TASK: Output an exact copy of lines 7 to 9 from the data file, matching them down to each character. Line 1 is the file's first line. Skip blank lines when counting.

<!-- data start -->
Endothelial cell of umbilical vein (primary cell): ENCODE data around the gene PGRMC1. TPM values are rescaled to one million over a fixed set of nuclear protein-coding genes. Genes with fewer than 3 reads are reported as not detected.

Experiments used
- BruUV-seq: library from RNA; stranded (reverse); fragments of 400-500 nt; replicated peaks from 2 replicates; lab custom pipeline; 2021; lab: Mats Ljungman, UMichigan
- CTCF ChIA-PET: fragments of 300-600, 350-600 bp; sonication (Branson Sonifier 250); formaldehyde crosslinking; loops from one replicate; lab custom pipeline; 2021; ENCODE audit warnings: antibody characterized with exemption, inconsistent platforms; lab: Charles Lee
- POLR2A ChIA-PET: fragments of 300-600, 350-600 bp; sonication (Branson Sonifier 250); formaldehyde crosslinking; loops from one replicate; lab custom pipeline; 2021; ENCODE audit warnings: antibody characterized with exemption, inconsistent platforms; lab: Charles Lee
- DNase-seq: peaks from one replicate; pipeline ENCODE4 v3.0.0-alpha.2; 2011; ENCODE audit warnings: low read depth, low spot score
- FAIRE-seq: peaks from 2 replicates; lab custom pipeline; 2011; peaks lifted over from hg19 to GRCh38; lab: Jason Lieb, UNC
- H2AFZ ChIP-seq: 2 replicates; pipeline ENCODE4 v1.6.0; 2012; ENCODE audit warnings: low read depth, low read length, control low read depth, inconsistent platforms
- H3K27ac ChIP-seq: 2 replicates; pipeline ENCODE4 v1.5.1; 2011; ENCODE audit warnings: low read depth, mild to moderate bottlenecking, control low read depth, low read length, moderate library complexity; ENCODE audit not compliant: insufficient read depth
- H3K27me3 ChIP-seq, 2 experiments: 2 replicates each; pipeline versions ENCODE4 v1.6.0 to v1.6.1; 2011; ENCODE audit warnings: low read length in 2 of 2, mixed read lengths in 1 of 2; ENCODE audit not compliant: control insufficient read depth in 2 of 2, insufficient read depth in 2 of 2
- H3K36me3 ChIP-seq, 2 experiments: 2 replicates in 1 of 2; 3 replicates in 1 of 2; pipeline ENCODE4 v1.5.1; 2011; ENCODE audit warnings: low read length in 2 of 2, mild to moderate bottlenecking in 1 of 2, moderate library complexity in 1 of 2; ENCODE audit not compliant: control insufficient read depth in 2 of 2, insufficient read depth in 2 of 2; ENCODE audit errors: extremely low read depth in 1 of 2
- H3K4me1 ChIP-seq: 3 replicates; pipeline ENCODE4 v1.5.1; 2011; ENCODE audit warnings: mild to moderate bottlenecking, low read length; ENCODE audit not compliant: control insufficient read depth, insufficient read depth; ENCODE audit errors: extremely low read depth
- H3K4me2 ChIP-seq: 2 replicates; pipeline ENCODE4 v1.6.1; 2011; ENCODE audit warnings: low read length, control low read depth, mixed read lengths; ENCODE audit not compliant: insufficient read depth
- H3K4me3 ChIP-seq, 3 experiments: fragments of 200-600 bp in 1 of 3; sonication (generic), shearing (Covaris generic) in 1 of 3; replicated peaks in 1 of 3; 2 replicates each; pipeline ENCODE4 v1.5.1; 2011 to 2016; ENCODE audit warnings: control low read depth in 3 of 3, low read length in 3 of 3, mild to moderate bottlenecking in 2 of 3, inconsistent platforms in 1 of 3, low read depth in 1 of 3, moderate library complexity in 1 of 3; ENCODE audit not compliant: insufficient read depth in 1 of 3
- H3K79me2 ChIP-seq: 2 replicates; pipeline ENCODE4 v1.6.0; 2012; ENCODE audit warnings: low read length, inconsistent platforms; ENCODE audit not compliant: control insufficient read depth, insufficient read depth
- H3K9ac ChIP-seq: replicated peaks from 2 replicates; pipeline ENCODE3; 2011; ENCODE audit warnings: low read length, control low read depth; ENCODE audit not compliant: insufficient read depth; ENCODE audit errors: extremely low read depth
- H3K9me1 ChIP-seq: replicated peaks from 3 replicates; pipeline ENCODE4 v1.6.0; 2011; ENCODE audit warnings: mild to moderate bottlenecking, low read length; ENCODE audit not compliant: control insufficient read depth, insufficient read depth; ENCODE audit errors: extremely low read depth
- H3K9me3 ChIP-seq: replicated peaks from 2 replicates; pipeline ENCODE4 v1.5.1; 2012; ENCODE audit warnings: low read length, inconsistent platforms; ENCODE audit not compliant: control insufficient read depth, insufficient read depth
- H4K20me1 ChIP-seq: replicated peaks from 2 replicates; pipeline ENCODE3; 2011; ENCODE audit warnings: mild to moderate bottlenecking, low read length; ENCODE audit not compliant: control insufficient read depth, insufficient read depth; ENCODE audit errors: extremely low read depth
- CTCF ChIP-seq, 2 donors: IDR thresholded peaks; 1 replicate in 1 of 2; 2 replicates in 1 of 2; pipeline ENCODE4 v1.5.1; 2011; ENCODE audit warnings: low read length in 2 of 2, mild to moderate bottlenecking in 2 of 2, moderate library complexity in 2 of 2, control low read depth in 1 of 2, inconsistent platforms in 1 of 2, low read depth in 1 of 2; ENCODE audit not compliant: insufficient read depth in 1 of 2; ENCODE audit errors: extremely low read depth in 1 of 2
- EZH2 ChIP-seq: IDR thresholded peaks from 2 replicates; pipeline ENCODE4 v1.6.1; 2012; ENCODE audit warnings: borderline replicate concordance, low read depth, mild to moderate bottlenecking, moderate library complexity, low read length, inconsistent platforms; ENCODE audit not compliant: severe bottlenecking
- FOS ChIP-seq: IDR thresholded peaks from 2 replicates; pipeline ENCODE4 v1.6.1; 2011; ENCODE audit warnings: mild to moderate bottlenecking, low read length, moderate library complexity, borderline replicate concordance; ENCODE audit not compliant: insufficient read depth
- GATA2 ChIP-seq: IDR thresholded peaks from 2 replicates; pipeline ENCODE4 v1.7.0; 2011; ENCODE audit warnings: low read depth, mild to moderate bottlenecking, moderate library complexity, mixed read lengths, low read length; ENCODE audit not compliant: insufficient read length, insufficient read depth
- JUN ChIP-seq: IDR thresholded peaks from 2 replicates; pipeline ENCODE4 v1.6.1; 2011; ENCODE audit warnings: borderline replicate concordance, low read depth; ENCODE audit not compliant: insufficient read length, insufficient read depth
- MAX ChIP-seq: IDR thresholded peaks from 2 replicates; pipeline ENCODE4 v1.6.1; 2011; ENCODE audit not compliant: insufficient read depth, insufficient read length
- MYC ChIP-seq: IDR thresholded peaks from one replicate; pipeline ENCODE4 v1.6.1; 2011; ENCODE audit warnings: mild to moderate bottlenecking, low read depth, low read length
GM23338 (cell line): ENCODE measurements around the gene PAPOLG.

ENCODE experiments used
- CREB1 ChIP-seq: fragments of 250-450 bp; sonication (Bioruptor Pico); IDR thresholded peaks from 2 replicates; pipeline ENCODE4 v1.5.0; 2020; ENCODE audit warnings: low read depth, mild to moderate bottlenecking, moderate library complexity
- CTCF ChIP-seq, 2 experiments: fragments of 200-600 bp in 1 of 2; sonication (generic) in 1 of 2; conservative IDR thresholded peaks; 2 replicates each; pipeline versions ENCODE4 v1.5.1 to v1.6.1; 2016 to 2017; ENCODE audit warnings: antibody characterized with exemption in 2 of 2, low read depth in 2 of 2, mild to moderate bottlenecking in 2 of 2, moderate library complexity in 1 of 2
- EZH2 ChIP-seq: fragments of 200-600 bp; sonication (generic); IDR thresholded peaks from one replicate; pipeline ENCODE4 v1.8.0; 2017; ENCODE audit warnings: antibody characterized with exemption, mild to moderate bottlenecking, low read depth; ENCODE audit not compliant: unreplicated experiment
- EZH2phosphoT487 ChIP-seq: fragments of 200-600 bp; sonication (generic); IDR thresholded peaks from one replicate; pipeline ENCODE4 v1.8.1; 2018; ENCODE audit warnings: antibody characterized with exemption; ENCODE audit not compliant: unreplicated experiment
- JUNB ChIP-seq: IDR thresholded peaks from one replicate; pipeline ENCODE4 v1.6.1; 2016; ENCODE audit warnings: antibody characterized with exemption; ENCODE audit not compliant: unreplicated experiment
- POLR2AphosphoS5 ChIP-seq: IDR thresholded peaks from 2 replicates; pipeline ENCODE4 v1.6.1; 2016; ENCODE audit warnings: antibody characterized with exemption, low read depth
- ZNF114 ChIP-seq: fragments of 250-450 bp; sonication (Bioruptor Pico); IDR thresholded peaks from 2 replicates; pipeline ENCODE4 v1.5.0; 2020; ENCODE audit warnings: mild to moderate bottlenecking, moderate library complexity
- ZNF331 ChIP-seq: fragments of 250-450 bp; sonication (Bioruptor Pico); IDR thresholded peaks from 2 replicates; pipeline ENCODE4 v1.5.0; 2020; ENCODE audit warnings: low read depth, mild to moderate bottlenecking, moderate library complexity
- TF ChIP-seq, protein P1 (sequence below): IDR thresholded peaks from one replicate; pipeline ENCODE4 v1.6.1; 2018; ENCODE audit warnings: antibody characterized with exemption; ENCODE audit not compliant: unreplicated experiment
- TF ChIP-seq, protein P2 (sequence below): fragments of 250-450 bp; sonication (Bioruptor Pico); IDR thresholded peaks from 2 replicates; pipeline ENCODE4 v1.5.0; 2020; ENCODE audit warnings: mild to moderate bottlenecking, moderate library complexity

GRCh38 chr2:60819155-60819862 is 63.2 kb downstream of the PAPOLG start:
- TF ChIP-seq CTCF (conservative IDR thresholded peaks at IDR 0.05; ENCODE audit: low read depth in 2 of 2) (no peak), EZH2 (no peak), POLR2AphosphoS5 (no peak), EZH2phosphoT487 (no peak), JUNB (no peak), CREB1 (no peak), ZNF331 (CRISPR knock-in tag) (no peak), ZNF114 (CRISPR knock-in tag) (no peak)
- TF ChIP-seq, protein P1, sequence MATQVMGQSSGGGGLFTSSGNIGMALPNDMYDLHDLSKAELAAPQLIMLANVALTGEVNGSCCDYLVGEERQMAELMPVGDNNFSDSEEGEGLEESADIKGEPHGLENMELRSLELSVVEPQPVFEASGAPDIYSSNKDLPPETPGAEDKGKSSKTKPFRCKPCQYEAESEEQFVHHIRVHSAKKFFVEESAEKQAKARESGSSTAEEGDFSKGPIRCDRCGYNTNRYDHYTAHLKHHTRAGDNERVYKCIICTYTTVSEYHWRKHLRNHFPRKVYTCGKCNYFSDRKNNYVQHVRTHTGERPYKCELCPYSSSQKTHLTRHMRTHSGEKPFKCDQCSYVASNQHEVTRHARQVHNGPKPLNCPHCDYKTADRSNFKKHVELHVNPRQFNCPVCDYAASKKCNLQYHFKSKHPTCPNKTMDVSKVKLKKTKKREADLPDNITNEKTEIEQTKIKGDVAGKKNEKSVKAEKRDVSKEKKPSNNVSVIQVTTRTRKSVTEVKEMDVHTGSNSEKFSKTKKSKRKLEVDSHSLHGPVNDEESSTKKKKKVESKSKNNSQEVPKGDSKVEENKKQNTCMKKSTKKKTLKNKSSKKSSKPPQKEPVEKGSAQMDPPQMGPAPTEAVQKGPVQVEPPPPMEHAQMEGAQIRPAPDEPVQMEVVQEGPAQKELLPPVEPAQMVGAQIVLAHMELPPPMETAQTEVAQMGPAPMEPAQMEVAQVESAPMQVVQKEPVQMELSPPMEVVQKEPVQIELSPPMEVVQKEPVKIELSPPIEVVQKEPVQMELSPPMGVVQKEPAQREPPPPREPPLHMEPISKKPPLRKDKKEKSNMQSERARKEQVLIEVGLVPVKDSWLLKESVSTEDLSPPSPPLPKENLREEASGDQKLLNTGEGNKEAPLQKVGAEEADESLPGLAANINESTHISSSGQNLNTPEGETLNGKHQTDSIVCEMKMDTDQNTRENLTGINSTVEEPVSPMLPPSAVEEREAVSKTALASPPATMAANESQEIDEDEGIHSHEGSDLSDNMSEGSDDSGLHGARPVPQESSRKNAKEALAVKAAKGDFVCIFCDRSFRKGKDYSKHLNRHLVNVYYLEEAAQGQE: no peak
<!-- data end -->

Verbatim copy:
- FAIRE-seq: peaks from 2 replicates; lab custom pipeline; 2011; peaks lifted over from hg19 to GRCh38; lab: Jason Lieb, UNC
- H2AFZ ChIP-seq: 2 replicates; pipeline ENCODE4 v1.6.0; 2012; ENCODE audit warnings: low read depth, low read length, control low read depth, inconsistent platforms
- H3K27ac ChIP-seq: 2 replicates; pipeline ENCODE4 v1.5.1; 2011; ENCODE audit warnings: low read depth, mild to moderate bottlenecking, control low read depth, low read length, moderate library complexity; ENCODE audit not compliant: insufficient read depth